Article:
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Teapot # 33526, yixing clay, 150 ml.$ 145.45
Teapot # 33477, yixing clay, 130 ml.$ 145.45
Teapot # 33482, yixing clay, 130 ml.$ 145.45
Teapot # 33562, yixing clay, 170 ml.$ 145.45
Teapot # 33575, yixing clay, 170 ml.$ 145.45
Teapot # 33557, yixing clay, 140 ml.$ 145.45
Teapot # 33602, yixing clay, 150 ml.$ 145.45
Teapot # 33556, yixing clay, 140 ml.$ 145.45
Teapot # 33539, yixing clay, 140 ml.$ 145.45
Teapot # 33579, yixing clay, 170 ml.$ 145.45
Teapot # 33549, yixing clay, 140 ml.$ 145.45
Teapot # 33536, yixing clay, 140 ml.$ 145.45
Teapot # 33510, yixing clay, 150 ml.$ 145.45
Teapot # 33603, yixing clay, 150 ml.$ 145.45
Teapot # 33525, yixing clay, 150 ml.$ 145.45
Teapot # 33498, yixing clay, 150 ml.$ 145.45
Teapot # 33509, yixing clay, 150 ml.$ 145.45
Teapot # 33489, yixing clay, 130 ml.$ 145.45
Ceramic teapots have been made in Yíxīng area (Jiāngsū province) since V century BC. Local clay deposits are vast, and their quality is excellent. All of them are rich with kaolin minerals and iron oxides, though may slightly differ in chemical composition. These clays are extraordinarily soft, when burned they transform into light and strong, glossy waterproof porous ceramics. One of characteristic features of Yíxīng ceramics is its high baking ability - it doesn't require additional glazing. Established opinion is, an Yíxīng teapot is a necessary attribute of a tea master. For all their strictly practical purpose, Yíxīng teapots have been items to collect and objects to admire since they appeared. Their forms might be unusual and very original. Some masters were inspired by nature: a teapot would take the form of a flower, a fruit or a part of a plant (Pao Gua Hu, Lan Ce Hu, Shu In Hu). Other masters would take their images from legends and myths (Si Shi, Lung Dan, Zhung Tyan Hu), or real historical events, modelling things of previous epoques in clay (Chung Hu, Pang Gu, Han Wa Hu, Shi Pyao). Sometimes, a teapot would express an idea from geometry, or even absolutely off the ground (Byan Hu, Do Cyu Hu, Shui Ping Hu). The first cataloque of 20 classical forms of Yíxīng teapots appeared in XIX century. At present, there are hundreds of them, divided into 4 groups: Yuan Hu (round), Fang Hu (square), Qin Wen Ci (ribbed), Hua Su Qi (flower). For more details on Yíxīng clays and history of teapots "Zhi Sha", see our article "Yíxīng ceramics".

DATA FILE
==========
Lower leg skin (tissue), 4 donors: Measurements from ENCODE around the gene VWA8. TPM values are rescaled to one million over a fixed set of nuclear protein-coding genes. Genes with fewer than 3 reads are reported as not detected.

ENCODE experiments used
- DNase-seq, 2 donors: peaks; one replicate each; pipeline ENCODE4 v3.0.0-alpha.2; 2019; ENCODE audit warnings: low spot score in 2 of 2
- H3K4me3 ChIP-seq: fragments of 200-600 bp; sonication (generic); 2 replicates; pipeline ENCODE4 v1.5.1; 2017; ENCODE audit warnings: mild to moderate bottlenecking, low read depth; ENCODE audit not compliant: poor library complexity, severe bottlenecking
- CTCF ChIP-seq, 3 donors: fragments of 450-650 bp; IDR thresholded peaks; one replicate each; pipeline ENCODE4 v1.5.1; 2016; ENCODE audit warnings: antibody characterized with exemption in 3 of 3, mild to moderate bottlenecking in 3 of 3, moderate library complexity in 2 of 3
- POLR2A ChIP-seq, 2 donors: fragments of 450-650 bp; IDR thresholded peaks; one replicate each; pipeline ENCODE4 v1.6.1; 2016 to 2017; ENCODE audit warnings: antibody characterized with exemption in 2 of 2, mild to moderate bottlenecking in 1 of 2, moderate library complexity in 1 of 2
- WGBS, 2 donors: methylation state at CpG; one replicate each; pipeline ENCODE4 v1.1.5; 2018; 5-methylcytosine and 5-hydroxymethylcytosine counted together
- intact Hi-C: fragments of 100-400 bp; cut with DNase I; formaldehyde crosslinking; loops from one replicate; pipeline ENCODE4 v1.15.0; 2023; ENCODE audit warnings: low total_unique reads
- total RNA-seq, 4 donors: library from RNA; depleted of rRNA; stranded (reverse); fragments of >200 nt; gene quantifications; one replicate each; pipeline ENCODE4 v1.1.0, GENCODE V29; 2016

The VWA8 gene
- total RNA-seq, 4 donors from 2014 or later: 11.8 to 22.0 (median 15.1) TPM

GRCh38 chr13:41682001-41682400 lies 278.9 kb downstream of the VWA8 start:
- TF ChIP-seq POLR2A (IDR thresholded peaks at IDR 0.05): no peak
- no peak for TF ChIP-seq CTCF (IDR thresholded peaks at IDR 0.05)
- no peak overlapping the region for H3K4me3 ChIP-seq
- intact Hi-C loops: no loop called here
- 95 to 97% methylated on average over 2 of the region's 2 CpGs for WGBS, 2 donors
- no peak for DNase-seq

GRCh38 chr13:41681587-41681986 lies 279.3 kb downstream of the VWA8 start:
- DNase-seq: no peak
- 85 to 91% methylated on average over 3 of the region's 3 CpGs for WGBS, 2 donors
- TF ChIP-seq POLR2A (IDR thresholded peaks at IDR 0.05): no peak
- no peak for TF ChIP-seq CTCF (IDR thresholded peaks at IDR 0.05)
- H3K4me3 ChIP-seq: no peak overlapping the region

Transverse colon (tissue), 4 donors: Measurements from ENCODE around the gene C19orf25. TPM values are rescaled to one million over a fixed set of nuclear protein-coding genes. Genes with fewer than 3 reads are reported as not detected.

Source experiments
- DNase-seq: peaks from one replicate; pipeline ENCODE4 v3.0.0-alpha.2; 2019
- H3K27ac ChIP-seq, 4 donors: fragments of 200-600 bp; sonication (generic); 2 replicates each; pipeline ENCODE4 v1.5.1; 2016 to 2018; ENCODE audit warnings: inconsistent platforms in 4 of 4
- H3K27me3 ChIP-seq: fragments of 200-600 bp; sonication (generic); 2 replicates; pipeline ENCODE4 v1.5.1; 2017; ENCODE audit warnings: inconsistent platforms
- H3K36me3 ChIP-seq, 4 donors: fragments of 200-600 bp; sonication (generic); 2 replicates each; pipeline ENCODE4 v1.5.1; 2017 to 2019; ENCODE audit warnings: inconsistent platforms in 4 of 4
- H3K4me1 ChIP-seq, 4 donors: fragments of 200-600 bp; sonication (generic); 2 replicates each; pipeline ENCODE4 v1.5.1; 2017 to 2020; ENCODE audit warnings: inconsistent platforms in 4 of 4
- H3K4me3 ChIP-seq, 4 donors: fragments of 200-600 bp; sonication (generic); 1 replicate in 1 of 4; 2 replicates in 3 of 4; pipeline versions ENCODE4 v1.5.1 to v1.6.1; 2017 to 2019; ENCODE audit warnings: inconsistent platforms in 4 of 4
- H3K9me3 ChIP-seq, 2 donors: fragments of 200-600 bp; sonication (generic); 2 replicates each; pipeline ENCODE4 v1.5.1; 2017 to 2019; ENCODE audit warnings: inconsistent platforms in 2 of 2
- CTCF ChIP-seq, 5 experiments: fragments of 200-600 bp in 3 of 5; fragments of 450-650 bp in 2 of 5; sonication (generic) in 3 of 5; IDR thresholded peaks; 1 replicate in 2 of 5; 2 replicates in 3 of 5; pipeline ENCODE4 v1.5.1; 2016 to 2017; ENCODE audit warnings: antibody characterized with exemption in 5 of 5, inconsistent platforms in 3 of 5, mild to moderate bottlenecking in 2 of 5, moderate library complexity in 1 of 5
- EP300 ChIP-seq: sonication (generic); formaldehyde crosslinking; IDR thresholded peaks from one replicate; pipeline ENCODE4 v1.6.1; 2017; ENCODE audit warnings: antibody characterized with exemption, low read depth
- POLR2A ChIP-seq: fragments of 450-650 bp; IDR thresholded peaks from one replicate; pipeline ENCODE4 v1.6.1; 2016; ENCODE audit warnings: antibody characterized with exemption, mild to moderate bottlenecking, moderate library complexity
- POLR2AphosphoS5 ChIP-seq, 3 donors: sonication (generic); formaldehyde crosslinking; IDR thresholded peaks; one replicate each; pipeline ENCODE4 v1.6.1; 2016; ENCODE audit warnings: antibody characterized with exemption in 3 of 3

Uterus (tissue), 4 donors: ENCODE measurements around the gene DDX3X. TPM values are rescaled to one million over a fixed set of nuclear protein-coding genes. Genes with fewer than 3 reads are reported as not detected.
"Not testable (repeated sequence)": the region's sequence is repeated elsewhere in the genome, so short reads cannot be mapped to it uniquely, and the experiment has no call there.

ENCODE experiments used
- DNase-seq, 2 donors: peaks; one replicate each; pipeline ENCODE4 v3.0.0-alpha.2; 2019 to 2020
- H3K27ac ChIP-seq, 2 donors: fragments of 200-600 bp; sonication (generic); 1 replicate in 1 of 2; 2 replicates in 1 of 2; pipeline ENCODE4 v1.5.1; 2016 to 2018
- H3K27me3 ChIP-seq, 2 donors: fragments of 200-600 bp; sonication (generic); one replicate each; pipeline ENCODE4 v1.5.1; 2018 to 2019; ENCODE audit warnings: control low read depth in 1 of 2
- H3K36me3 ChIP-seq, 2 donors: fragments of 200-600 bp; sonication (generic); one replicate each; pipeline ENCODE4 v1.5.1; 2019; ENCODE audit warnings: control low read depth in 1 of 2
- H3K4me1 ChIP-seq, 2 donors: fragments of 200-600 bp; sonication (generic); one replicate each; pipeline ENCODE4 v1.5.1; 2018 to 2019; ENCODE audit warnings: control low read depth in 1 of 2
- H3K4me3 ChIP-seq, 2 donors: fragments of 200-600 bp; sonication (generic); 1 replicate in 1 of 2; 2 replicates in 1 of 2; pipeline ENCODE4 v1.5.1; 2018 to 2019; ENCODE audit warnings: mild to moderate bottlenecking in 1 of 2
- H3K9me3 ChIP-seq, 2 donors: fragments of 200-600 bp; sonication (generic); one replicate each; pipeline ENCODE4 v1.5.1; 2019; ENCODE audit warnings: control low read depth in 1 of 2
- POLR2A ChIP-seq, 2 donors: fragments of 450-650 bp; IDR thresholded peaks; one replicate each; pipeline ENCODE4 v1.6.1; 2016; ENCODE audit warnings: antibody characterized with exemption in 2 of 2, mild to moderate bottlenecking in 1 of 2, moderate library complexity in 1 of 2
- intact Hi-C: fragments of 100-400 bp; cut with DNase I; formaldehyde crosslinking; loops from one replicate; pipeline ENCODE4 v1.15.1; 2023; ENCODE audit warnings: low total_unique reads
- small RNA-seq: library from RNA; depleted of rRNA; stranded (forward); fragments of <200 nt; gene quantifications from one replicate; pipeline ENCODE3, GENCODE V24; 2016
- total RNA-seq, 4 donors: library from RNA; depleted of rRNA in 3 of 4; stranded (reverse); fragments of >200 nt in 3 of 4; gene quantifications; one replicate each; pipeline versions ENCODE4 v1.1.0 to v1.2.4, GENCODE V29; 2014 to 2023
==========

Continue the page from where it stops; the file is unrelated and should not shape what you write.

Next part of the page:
Yíxīng teapots were baked in the Dragon furnaces, and when ready sent to the Southern capital Nankin which was the cultural elite center of the country. Along with calligraphy, painting, carving and other masterpieces of high esthetic value they enriched the treasury of Chinese art.